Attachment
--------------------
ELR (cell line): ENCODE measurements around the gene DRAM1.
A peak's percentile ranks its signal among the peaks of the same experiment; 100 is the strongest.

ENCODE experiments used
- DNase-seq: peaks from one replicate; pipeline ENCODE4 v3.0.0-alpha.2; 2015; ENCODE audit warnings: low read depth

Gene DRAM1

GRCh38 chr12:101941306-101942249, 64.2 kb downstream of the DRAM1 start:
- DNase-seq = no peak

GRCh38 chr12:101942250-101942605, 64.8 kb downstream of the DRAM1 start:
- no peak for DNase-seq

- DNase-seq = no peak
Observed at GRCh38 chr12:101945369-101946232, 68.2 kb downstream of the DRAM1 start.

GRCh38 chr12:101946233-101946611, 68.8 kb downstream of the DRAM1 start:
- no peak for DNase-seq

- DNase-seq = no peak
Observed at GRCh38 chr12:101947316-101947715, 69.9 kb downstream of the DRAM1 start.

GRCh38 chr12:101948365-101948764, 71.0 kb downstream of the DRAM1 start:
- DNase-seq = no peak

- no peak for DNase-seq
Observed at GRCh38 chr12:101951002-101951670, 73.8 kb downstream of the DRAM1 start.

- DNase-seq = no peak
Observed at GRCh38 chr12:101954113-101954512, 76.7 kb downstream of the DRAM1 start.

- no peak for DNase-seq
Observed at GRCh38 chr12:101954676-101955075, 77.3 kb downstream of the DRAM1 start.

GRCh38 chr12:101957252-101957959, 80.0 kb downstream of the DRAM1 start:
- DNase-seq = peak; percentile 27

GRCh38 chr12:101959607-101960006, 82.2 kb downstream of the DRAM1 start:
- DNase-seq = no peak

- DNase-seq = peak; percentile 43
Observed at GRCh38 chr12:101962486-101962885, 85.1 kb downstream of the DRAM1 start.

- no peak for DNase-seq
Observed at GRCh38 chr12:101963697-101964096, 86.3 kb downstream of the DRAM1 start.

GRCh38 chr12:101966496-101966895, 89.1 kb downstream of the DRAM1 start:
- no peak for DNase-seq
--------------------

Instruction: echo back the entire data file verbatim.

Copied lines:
ELR (cell line): ENCODE measurements around the gene DRAM1.
A peak's percentile ranks its signal among the peaks of the same experiment; 100 is the strongest.

ENCODE experiments used
- DNase-seq: peaks from one replicate; pipeline ENCODE4 v3.0.0-alpha.2; 2015; ENCODE audit warnings: low read depth

Gene DRAM1

GRCh38 chr12:101941306-101942249, 64.2 kb downstream of the DRAM1 start:
- DNase-seq = no peak

GRCh38 chr12:101942250-101942605, 64.8 kb downstream of the DRAM1 start:
- no peak for DNase-seq

- DNase-seq = no peak
Observed at GRCh38 chr12:101945369-101946232, 68.2 kb downstream of the DRAM1 start.

GRCh38 chr12:101946233-101946611, 68.8 kb downstream of the DRAM1 start:
- no peak for DNase-seq

- DNase-seq = no peak
Observed at GRCh38 chr12:101947316-101947715, 69.9 kb downstream of the DRAM1 start.

GRCh38 chr12:101948365-101948764, 71.0 kb downstream of the DRAM1 start:
- DNase-seq = no peak

- no peak for DNase-seq
Observed at GRCh38 chr12:101951002-101951670, 73.8 kb downstream of the DRAM1 start.

- DNase-seq = no peak
Observed at GRCh38 chr12:101954113-101954512, 76.7 kb downstream of the DRAM1 start.

- no peak for DNase-seq
Observed at GRCh38 chr12:101954676-101955075, 77.3 kb downstream of the DRAM1 start.

GRCh38 chr12:101957252-101957959, 80.0 kb downstream of the DRAM1 start:
- DNase-seq = peak; percentile 27

GRCh38 chr12:101959607-101960006, 82.2 kb downstream of the DRAM1 start:
- DNase-seq = no peak

- DNase-seq = peak; percentile 43
Observed at GRCh38 chr12:101962486-101962885, 85.1 kb downstream of the DRAM1 start.

- no peak for DNase-seq
Observed at GRCh38 chr12:101963697-101964096, 86.3 kb downstream of the DRAM1 start.

GRCh38 chr12:101966496-101966895, 89.1 kb downstream of the DRAM1 start:
- no peak for DNase-seq